My new paper, “Corporate Welfare in the Federal Budget,” estimates that the federal government spends almost $100 billion a year subsidizing businesses.
From the executive summary:
Rising federal spending and huge deficits are pushing the nation toward a financial and economic crisis. Policymakers should find and eliminate wasteful, damaging, and unneeded programs in the federal budget. One good way to save money would be to cut subsidies to businesses. Corporate welfare in the federal budget costs taxpayers almost $100 billion a year.
Policymakers claim that business subsidies are needed to fix alleged market failures or to help American companies better compete in the global economy. However, corporate welfare often subsidizes failing and mismanaged businesses and induces firms to spend more time on lobbying rather than on making better products. Instead of correcting market failures, federal subsidies misallocate resources and introduce government failures into the marketplace.
While corporate welfare may be popular with policymakers who want to aid home-state businesses, it undermines the broader economy and transfers wealth from average taxpaying households to favored firms. Corporate welfare also creates strong ties between politicians and business leaders, and these ties are often the source of corruption scandals in Washington. Americans are sick and tired of “crony capitalism,” and the way to solve the problem is to eliminate business subsidy programs.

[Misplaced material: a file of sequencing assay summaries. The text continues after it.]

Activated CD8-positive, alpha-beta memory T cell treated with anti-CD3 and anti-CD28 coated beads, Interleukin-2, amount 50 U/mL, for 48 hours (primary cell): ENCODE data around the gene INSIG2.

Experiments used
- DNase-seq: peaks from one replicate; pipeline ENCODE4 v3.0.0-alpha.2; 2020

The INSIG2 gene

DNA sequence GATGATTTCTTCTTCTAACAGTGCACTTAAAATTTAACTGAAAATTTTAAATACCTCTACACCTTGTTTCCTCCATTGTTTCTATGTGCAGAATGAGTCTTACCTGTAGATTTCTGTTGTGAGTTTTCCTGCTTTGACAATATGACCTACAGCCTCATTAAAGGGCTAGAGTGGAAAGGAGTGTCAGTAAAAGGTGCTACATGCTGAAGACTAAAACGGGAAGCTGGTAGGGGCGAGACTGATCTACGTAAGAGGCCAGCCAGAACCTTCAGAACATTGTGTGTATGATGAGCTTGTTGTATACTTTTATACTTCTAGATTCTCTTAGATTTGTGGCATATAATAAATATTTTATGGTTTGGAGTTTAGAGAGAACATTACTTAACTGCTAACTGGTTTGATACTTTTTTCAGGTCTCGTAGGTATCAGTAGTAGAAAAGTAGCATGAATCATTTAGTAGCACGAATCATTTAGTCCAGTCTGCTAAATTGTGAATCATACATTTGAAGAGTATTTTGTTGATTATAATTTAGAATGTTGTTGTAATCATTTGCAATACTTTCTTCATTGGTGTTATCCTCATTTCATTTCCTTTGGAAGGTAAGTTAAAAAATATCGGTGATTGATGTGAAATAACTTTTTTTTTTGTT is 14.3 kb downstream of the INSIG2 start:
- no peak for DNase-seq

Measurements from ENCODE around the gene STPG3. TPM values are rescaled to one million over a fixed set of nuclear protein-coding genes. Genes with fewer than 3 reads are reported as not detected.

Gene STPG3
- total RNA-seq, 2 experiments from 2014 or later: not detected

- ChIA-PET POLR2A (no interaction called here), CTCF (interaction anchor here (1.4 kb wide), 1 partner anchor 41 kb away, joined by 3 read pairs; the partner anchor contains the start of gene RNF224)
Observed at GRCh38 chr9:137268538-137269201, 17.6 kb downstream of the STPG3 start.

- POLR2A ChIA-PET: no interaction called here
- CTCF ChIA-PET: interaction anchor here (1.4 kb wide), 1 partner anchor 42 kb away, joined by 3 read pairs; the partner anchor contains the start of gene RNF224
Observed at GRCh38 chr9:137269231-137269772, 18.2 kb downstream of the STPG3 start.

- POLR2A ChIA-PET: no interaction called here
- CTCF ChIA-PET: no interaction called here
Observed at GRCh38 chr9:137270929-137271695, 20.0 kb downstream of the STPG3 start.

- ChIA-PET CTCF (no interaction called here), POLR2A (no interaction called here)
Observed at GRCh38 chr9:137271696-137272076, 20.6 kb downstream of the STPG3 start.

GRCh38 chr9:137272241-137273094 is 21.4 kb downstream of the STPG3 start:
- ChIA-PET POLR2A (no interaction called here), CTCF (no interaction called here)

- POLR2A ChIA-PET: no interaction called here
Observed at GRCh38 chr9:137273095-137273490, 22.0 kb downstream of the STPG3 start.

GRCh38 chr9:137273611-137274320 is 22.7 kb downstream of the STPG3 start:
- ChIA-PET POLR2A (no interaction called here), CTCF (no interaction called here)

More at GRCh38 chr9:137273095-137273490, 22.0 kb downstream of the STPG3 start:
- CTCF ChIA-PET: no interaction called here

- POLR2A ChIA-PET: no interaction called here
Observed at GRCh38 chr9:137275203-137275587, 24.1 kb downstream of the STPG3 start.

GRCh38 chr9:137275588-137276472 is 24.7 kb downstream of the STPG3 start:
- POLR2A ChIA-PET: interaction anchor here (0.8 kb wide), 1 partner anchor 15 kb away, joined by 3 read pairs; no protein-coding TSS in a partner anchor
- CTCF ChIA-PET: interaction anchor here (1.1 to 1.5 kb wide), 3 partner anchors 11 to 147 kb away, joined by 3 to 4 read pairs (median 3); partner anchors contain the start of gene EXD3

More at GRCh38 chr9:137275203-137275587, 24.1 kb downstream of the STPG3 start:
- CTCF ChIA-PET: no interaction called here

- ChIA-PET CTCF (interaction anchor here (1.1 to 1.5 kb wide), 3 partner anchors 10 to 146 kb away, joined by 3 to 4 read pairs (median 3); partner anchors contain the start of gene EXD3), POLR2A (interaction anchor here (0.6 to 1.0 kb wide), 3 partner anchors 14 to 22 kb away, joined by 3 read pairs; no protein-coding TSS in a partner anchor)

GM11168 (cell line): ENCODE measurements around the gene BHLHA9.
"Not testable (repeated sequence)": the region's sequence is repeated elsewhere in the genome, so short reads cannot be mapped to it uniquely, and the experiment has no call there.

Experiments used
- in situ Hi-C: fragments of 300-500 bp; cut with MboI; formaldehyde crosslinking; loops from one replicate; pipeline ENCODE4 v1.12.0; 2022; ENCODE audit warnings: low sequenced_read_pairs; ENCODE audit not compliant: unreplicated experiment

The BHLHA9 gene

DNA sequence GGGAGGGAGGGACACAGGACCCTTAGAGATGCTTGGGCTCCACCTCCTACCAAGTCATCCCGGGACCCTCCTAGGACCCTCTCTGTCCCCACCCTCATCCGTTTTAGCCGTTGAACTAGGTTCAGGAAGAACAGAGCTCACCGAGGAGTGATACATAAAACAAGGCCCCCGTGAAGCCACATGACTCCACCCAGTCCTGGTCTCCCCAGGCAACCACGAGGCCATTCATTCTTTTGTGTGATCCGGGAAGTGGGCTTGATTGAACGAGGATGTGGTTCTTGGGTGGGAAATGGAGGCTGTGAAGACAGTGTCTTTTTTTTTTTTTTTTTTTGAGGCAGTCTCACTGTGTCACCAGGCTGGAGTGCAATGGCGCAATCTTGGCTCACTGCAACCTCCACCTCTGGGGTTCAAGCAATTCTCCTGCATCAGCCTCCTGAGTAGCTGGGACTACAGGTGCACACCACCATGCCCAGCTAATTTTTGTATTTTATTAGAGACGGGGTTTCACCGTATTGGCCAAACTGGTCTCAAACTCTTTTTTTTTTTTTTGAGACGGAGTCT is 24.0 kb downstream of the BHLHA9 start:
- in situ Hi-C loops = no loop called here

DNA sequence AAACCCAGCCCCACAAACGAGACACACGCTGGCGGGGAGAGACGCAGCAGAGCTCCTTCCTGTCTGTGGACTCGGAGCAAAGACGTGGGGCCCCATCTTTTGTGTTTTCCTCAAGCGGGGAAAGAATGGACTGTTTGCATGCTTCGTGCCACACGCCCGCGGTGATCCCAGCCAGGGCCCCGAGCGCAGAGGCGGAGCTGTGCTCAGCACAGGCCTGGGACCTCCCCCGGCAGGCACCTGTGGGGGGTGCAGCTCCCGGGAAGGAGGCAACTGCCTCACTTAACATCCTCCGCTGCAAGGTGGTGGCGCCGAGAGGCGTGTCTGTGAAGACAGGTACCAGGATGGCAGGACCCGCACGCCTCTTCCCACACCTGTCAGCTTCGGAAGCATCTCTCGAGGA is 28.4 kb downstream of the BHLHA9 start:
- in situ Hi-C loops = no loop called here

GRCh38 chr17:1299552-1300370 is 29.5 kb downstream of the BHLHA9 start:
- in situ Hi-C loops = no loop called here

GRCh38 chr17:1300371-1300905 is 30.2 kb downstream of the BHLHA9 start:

Corporate welfare doesn’t aid economic growth and it is an affront to America’s constitutional principles of limited government and equality under the law. Policymakers should therefore scour the budget for business subsidies to eliminate. Budget experts and policymakers may differ on exactly which programs represent unjustified corporate welfare, but this study provides a menu of about $100 billion in programs to terminate.